Aryan god ( *h4eros). A deity in charge of welfare is indicated by a number of lexical correspondences (Skt Aryaman, Av airyaman, Gaul Ariomannus, OIr Eremon, and non-cognate functional correspondences, e.g. Vidura in the Mahabharata. The Aryaman-type deity is associated with building and maintenance of roads or pathways, with healing, especially involving a ritual where cattle urine or milk is poured in a furrow, and the institution of marriage. In this sense he is seen as a 'helper' in to the First Function deity of the Mitra type." (The Oxford Introduction to Proto-Indo-European and the Proto-Indo-European World, 2006, J.P. Mallory and D.Q. Adams)
Thus King Arwald's name could be interpreted as the Arman, the Aryan man of the forest; wald meaning forest or the military leader of the forest as Ar and Heri are cognate. Germanic kings were not only regarded as descendants of the Gods but also had by necessity to be effective military leaders.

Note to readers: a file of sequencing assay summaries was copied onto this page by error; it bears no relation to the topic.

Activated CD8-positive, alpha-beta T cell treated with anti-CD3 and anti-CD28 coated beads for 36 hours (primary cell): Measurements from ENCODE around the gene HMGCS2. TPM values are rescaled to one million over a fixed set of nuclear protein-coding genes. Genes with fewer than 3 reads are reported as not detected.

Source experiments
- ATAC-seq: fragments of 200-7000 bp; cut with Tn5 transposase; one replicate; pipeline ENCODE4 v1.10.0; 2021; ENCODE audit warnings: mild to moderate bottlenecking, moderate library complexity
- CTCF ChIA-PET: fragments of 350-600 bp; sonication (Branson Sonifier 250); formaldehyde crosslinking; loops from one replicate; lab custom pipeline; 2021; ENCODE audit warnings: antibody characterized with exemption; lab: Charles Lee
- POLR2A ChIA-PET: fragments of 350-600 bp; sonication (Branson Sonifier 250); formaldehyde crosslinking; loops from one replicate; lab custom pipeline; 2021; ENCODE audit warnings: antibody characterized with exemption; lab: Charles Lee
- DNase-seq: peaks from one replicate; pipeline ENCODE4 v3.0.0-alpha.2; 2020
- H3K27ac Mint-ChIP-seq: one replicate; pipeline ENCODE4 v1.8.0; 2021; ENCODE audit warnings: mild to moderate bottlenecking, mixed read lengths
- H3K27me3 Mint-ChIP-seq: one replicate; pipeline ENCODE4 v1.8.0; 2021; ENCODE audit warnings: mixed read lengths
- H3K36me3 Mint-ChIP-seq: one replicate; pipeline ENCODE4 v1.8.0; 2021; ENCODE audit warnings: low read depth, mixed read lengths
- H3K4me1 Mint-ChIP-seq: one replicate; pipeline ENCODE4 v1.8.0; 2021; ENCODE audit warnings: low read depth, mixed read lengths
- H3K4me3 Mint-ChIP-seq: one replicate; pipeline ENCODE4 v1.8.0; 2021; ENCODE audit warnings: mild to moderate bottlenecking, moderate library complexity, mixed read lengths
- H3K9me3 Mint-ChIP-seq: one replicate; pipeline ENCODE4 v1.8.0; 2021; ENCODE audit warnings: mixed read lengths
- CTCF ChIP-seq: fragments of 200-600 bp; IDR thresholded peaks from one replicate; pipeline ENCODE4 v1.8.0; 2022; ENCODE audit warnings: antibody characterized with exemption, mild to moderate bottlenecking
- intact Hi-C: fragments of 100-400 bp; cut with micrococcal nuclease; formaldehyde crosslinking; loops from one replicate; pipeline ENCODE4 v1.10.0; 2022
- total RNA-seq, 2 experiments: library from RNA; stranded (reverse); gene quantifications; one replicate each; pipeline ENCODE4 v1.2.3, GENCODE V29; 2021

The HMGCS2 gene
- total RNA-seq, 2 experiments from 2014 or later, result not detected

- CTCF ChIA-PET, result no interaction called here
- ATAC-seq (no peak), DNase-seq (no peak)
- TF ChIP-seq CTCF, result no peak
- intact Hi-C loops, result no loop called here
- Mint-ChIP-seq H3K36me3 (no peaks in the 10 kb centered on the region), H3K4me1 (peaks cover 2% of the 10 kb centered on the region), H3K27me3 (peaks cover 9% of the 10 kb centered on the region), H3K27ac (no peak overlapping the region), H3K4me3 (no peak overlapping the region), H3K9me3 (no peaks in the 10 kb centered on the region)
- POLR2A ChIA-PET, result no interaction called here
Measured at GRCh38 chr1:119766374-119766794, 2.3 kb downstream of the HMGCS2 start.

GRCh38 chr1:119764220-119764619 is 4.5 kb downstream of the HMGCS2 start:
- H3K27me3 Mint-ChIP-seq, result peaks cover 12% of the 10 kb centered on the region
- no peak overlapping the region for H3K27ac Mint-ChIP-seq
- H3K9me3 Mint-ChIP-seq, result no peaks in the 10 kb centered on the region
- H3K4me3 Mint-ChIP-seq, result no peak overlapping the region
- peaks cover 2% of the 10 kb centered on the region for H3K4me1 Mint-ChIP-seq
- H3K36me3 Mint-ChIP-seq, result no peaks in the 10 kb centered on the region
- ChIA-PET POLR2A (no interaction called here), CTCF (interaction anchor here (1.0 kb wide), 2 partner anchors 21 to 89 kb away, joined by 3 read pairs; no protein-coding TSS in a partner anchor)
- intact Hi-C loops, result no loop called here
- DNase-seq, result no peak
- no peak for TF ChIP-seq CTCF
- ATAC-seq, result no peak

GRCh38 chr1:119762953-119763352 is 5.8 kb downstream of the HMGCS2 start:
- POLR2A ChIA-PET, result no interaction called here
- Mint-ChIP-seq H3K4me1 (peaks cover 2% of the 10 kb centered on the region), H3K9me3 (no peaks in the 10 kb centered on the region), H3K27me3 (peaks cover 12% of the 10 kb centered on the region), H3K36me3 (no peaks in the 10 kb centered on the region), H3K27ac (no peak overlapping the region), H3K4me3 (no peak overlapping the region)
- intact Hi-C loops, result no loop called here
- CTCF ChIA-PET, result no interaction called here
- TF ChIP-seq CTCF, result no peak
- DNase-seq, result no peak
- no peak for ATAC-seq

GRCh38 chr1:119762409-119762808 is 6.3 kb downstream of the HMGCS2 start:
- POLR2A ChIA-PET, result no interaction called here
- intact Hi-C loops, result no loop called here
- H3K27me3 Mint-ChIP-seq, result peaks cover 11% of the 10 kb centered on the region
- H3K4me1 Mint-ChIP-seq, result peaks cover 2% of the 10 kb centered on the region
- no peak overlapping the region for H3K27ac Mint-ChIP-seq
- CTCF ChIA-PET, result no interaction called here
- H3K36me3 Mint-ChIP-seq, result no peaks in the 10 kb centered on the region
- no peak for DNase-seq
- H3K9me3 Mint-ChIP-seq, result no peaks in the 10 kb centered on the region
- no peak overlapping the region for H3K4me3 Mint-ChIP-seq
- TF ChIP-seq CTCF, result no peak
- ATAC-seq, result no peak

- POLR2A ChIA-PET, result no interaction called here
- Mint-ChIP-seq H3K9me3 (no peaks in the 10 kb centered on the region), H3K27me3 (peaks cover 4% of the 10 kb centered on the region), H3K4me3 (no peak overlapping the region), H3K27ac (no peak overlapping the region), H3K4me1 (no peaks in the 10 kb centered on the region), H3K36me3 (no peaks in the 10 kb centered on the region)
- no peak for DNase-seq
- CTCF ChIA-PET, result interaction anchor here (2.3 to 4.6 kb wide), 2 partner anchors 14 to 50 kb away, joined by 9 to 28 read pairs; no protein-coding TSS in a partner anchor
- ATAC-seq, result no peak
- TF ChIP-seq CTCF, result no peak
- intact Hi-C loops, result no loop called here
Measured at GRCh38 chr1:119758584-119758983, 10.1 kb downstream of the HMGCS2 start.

In addition to thunder having a particular significance according to the four directions it may also be interpreted according to the month:

"In the month of January, if it thunders, it presages great winds, and the crops of the earth will turn out well, and there will be a battle (or, war).
"In the month of February, if it thunders, it foretells the death of many people and most of the kingdom.
"In the month of March, thunder signifies great winds, and crops turning out well, and discord among people.
"In April, thunder betokens a happy year, and the death of evil people.
"In May, thunder presages a hungry year.
"In the month of June, thunder signifies great winds, and madness among wolves and lions.
"In the month of July, thunder signifies crops turning out well, and livestock perishing.
"In the harvest month, thunder signifies a good yield, and people will sicken.
"In September, thunder means a good harvest, and the killing of powerful (or rich) people.
"In October thunder fortells a great gale, and crops yet to come, and a lack of fruits from trees.
"In November thunder bodes a happy year, and crops yet to come.